In the body, simple carbohydrates like sugar and modified corn starch are converted to glucose. Spikes in glucose levels cause the pancreas to release insulin and the liver to convert glucose to triglycerides. Excess (unused) glucose is stored as fat.

The increase in consumption of these ingredients in Snack Pack Pudding© and other foods driven by consumer packaged goods companies has been linked to heart disease (the #1 cause of death in the United States), obesity, and metabolic diseases including diabetes (the #7 cause of death in the United States).

Obesity has increased from 13 to 34 percent in the last 50 years. For more on the economic costs of obesity, click here:

Snack Pack Pudding© also contains Vegetable Oil (contains one or more of the following: Palm Oil, Partially Hydrogenated Palm Oil, Sunflower Oil, Partially Hydrogenated Soybean Oil).

These fats, particularly in hydrogenated forms, are linked to cardiovascular disease.

Palm oil is the most widely used food oil in the world. It is valued for long shelf life and low cost. But, the low cost comes at a price. Palm oil monoculture is destroying the environment through deforestation. In other words, eating Snack Pack Pudding© is part of a causal chain that not only negatively impacts human well-being, but destroys entire ecologies including animals, plants, and minerals.

Per WWF Australia, approximately “300 football fields worth of forest are cleared EVERY HOUR to make way for palm oil production” (emphasis added). For more details, click here:

Per the Rainforest Action Network, slave labor has been documented on palm oil plantations. Cargill is a supplier to ConAgra Foods, Inc. (the manufacturer of Snack Pack Pudding©) and a major supplier of palm oil. Cargill refused to ensure its supply chain was/is not purchasing SLAVE-LABOR produced palm oil. For more, click here:

In reducing the milk in Snack Pack Pudding© and increasing the water, nutrition is further compromised. Milk is a source of protein. It contains 18 amino acids. 9 are essential amino acids, six are semi-essential amino acids, and three are non-essential. Amino acids are proteins referred to as the “building blocks of life.” Water does not.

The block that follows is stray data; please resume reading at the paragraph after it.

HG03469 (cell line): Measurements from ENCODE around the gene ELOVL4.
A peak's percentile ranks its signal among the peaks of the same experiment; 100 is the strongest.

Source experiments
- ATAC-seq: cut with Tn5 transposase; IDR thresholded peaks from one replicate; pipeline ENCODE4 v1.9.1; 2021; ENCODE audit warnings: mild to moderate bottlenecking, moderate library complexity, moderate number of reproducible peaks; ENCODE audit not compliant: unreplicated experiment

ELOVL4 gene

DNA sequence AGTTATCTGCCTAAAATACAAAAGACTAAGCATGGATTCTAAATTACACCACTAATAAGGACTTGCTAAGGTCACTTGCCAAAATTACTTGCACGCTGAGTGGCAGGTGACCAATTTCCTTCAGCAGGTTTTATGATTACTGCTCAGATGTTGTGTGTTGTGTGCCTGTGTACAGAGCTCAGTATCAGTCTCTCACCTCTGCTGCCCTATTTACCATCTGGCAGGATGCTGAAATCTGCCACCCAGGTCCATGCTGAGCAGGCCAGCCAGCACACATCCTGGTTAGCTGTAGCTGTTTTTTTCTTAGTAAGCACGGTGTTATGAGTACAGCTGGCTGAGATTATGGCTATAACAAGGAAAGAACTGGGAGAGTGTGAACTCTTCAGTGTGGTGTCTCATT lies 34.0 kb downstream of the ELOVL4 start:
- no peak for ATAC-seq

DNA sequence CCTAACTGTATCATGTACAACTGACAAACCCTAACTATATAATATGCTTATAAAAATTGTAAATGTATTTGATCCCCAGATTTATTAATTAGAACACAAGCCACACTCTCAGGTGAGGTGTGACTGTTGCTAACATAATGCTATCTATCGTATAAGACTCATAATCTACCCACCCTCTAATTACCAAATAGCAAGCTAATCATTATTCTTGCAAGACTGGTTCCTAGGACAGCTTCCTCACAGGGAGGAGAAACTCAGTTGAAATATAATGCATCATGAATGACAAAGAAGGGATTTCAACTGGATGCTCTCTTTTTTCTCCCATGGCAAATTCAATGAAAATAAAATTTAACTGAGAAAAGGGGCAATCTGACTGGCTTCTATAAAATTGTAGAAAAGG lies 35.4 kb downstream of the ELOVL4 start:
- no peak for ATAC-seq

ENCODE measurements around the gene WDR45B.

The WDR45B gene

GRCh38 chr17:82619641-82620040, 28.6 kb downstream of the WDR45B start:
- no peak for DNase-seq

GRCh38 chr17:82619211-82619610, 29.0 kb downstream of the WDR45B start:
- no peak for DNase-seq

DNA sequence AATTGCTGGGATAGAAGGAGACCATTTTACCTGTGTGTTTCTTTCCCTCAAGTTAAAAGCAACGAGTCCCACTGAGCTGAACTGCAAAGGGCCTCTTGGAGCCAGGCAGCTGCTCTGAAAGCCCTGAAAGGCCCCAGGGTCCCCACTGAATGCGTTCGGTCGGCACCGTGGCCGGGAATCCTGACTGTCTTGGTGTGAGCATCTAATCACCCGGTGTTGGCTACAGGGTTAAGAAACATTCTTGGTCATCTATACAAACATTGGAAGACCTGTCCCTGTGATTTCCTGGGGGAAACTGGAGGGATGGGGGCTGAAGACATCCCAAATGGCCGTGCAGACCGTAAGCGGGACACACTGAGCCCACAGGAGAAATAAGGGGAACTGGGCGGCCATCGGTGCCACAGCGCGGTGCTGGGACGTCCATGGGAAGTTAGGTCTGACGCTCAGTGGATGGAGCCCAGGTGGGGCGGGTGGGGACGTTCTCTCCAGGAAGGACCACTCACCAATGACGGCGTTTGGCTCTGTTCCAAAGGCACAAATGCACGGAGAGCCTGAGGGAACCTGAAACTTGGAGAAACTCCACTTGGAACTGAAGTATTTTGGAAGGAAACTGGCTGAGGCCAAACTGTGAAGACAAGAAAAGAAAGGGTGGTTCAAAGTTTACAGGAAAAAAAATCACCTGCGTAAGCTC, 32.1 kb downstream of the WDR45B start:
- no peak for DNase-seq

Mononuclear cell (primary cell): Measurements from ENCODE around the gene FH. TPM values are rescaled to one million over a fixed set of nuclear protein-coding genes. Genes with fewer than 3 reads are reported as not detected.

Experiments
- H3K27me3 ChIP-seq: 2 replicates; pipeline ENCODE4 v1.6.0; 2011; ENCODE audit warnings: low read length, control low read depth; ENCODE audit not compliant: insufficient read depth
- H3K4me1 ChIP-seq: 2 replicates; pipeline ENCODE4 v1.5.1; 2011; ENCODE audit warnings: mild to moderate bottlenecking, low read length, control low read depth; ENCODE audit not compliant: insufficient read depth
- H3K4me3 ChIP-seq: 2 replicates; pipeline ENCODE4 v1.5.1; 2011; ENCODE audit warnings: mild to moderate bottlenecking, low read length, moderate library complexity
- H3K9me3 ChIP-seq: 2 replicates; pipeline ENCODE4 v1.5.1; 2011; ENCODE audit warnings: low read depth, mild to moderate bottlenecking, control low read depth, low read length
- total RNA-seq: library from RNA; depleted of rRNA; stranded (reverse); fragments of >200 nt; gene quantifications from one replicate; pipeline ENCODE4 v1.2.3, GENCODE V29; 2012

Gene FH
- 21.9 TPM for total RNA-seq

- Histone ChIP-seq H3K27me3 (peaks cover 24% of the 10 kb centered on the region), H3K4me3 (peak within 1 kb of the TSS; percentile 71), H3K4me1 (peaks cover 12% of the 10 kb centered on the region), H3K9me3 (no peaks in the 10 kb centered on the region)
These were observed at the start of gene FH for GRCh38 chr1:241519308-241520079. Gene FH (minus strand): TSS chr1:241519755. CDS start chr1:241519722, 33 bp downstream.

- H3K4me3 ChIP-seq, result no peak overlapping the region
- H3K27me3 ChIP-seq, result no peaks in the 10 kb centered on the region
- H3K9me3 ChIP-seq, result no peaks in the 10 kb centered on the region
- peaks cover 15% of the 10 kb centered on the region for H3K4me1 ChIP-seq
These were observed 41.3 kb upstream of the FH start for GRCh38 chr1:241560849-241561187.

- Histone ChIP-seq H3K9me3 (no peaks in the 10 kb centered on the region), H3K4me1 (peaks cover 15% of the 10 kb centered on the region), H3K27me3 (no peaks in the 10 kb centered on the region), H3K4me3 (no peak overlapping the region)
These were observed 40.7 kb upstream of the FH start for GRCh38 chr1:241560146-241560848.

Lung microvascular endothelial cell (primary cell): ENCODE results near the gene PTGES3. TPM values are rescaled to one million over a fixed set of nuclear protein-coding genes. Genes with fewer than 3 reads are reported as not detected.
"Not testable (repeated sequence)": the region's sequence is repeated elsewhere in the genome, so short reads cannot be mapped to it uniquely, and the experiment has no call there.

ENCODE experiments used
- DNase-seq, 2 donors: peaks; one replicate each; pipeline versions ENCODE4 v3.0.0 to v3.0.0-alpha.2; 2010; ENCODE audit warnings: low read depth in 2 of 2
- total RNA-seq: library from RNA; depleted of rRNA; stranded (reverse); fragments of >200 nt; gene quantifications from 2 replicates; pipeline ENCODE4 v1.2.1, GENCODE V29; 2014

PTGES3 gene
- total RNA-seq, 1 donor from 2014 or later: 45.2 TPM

Then, there are those ingredients we are advised not to worry about because they only constitute 2% or less of the total volume.  These are:

Salt, Calcium Carbonate, Sodium Stearoyl Lactylate, Artificial Flavors, Color Added.

According to the Food Chemical Codex, 7th edition, Sodium-Stearoyl Lactylate (SSL), an extensively used food additive, is non-toxic. It continues by describing SSL as

a cream-colored powder or brittle solid. SSL is currently manufactured by the esterification of stearic acid with lactic acid and partially neutralized with either food-grade soda ash (sodium carbonate) or caustic soda (concentrated sodium hydroxide). Commercial grade SSL is a mixture of sodium salts of stearoyl lactylic acids and minor proportions of other sodium salts of related acids. The HLB for SSL is 10-12. SSL is slightly hygroscopic, soluble in ethanol and in hot oil or fat, and dispersible in warm water. These properties are the reason that SSL is an excellent emulsifier for fat-in-water emulsions and can also function as a humectant.[1]

In other words, this is not food. It is only legally rendered “food” through Government regulation because Consumer Packaged Goods companies and Food Scientists determined that when fed to rats, lambs, and people, there were no observed adverse effects at the indicated levels.